Meet some of our amazing Market Street Bakers. We spoke to Karen about what it's like to be a baker, some of her favourite tips and tricks and more...

Meet Karen, Market Street Baker

What's it like to be a Market Street Baker?

Being a Morrison's Market Street Baker is magical because you never know what's going to happen during your shift. You can plan, prepare and predict an outcome, yet you'll always have surprising circumstances. It sounds challenging, and it is, yet I can't wait to get to my Bakery every morning. Feeding our community is a great honour. It's a nice feeling to prepare such delicious products for our customers daily. There's also such joy in pushing towards new trends and extending our product range.

What is your favourite product to bake and why? 

I like to make and bake all types of bread from scratch since the dough has the most potential to have freedom of expression and become individualistic in terms of it's size from scaling, moulding, proving, baking, cooling, slicing and packing.

What is the most important skill to have as a baker?

Your hands are crucial to the success of everything, so be careful with your hands and measured in your response to baking by thinking head, heart, hands in a coordinated way. You can be fast, but don't rush because you must multi-task many things all at the same time and be thinking many steps ahead. 

Do you have any tips/tricks to share with customers?

The moulding of a cob should be a tight circular movement to knock out as much air as possible on a stainless steel surface, to get good traction. Handle the dough quickly so it stays fresh. Tray up the cobs six to each tray so that they won't touch to maintain their shape. After proving, I sprinkle sieved flour over the dough balls, whilst flouring and scoring before returning for baking in the oven. For baking, I ensure that they're all a deep golden brown before removing them from the oven. Throughout the day I bake some lighter and some quite dark, as some customers like their cobs light, soft and squashy and many of our customers like cobs with a dark crispy crust. Note: Don't slice any bread hot or warm as it goes extremely flat and doesn't preserve well.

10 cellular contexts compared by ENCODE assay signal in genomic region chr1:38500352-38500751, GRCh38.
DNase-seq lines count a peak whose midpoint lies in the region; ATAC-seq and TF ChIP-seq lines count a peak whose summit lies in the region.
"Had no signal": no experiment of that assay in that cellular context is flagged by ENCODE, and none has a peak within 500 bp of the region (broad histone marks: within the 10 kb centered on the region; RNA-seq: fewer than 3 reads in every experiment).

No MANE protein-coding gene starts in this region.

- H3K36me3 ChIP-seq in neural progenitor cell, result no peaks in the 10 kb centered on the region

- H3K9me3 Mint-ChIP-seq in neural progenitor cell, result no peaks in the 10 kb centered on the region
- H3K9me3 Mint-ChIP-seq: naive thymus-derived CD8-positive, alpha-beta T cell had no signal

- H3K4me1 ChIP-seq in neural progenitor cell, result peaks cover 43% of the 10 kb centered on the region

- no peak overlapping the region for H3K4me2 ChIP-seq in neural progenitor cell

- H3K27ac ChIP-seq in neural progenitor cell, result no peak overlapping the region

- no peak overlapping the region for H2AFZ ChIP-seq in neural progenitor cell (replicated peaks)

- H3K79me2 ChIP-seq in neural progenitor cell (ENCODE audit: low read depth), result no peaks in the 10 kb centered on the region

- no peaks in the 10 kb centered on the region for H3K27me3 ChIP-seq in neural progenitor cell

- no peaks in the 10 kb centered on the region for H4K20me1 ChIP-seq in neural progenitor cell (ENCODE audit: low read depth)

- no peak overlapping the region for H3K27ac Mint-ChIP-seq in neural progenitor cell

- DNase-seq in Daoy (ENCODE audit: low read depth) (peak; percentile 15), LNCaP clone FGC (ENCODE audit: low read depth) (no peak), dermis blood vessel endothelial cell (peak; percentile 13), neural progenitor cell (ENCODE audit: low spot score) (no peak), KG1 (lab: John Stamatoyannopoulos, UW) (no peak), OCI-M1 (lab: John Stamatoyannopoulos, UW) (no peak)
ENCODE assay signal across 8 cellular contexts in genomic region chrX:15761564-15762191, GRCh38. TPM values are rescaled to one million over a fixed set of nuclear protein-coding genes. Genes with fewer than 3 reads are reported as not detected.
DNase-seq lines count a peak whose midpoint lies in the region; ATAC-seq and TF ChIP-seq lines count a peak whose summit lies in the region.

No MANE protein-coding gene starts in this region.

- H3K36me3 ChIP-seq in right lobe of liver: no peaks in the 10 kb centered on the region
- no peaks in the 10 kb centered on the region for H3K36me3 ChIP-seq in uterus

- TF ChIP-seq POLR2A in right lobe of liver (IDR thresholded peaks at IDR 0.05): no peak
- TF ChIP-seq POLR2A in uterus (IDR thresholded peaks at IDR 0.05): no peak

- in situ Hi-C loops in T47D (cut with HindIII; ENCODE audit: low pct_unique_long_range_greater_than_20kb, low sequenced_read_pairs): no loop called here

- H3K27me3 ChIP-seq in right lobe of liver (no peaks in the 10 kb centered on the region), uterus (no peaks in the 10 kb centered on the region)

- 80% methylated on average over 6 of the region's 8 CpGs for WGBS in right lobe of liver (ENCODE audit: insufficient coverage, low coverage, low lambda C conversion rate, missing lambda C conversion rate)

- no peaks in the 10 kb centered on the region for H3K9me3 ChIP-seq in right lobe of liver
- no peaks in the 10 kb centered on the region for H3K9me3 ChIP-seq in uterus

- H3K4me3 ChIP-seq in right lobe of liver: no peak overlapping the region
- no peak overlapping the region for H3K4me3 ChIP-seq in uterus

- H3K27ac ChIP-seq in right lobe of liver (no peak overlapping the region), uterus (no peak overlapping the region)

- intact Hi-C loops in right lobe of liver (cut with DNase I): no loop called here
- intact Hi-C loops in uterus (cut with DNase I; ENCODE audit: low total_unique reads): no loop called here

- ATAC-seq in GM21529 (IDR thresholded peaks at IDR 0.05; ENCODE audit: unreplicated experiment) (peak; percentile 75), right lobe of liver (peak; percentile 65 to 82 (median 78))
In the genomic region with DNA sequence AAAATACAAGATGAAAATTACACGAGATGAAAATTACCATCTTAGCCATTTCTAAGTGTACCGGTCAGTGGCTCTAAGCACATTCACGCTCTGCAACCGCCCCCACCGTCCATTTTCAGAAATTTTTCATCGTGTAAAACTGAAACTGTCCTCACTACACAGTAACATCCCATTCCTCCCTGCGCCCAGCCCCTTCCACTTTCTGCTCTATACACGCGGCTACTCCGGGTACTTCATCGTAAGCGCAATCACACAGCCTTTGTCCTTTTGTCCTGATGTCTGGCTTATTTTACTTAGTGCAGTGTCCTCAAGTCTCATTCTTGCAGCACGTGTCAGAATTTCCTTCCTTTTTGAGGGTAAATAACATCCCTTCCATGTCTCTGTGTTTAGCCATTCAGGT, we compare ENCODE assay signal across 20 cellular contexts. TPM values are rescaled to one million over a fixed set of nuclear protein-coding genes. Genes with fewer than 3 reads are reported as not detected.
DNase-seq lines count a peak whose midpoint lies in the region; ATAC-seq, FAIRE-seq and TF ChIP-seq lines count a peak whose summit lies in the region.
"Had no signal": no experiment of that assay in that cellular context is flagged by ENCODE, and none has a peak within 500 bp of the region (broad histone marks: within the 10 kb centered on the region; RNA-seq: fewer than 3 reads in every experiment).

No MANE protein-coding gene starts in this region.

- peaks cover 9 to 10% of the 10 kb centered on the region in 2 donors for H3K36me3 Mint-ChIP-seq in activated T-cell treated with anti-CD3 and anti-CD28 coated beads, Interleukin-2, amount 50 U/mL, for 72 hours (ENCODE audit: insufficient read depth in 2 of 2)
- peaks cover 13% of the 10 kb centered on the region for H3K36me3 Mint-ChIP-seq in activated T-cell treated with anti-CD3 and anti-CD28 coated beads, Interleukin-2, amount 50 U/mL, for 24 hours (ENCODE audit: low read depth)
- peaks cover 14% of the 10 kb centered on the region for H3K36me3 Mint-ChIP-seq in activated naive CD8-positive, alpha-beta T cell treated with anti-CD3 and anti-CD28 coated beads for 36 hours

How many doughnuts do you make each week?

I make a minimum of 4,900 doughnuts each week.  If they are on promotion, or at seasonal busy times, this can increase to 7,000 a week.

What is the most interesting fact you have about baking?

Yeast is a living micro organism that has been around for hundreds of millions of years and one gram of yeast contains 20 billion cells.  We do a yeast viability test to give an indication of the effectiveness of the yeast in fermenting the dough. 

How can we inspire the younger generation to become bakers?

The younger generation may be inspired by baking if they identify the Baker role as a serious profession that combines proven science, best practice, advanced skill and creativity.